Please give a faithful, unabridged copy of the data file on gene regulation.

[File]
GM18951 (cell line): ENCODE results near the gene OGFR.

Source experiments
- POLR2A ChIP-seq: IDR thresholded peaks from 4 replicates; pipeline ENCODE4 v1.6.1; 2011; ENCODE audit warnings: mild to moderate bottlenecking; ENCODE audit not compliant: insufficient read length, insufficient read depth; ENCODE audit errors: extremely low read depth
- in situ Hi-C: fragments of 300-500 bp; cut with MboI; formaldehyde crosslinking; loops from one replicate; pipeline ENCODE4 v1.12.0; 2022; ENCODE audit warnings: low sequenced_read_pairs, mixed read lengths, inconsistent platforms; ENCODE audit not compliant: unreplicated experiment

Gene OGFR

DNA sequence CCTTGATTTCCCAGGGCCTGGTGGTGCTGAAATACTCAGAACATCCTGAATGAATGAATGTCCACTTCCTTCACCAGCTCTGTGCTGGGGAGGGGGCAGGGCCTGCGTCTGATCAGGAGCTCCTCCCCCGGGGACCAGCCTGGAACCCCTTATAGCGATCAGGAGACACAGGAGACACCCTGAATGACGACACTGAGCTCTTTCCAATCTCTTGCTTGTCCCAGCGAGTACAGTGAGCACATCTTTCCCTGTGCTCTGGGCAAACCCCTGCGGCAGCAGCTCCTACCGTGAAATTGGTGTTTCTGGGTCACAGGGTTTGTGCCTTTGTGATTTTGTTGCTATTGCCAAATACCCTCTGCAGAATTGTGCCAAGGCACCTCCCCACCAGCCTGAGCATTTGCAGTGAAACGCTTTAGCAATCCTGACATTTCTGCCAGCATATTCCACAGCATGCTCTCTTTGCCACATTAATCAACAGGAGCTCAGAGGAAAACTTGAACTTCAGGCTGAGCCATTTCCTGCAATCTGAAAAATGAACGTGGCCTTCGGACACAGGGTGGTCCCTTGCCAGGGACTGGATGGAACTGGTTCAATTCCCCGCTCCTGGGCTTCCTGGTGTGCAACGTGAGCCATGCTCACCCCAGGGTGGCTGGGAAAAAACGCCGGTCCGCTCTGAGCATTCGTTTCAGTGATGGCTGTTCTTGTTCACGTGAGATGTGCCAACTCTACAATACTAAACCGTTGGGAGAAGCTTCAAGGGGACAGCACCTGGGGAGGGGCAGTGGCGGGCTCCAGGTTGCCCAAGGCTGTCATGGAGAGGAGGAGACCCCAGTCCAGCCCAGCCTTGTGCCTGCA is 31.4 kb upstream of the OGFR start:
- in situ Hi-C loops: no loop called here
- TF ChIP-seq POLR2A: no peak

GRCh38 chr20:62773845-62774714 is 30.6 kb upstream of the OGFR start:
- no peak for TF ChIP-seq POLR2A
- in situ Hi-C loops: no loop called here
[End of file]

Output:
GM18951 (cell line): ENCODE results near the gene OGFR.

Source experiments
- POLR2A ChIP-seq: IDR thresholded peaks from 4 replicates; pipeline ENCODE4 v1.6.1; 2011; ENCODE audit warnings: mild to moderate bottlenecking; ENCODE audit not compliant: insufficient read length, insufficient read depth; ENCODE audit errors: extremely low read depth
- in situ Hi-C: fragments of 300-500 bp; cut with MboI; formaldehyde crosslinking; loops from one replicate; pipeline ENCODE4 v1.12.0; 2022; ENCODE audit warnings: low sequenced_read_pairs, mixed read lengths, inconsistent platforms; ENCODE audit not compliant: unreplicated experiment

Gene OGFR

DNA sequence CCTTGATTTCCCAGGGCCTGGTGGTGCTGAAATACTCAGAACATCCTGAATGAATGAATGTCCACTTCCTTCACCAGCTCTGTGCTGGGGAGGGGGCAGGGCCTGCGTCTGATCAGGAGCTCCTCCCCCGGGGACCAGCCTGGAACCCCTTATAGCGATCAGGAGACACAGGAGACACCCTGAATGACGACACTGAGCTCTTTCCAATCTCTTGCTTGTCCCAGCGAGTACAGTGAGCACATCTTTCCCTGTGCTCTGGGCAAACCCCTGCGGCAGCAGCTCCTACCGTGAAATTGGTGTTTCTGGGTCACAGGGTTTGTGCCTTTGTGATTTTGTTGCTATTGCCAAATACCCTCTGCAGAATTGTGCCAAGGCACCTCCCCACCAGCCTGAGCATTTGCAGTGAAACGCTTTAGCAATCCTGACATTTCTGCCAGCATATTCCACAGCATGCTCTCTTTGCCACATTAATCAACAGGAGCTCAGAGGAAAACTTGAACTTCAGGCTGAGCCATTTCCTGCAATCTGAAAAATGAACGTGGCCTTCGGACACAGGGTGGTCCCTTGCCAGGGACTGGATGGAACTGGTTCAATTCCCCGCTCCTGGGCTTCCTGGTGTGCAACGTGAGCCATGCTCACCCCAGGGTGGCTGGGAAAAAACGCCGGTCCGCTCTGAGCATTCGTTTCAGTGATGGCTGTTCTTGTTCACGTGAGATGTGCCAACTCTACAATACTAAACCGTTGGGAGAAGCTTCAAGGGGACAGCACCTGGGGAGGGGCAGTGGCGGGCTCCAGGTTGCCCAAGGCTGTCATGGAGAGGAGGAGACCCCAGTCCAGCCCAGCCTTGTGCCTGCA is 31.4 kb upstream of the OGFR start:
- in situ Hi-C loops: no loop called here
- TF ChIP-seq POLR2A: no peak

GRCh38 chr20:62773845-62774714 is 30.6 kb upstream of the OGFR start:
- no peak for TF ChIP-seq POLR2A
- in situ Hi-C loops: no loop called here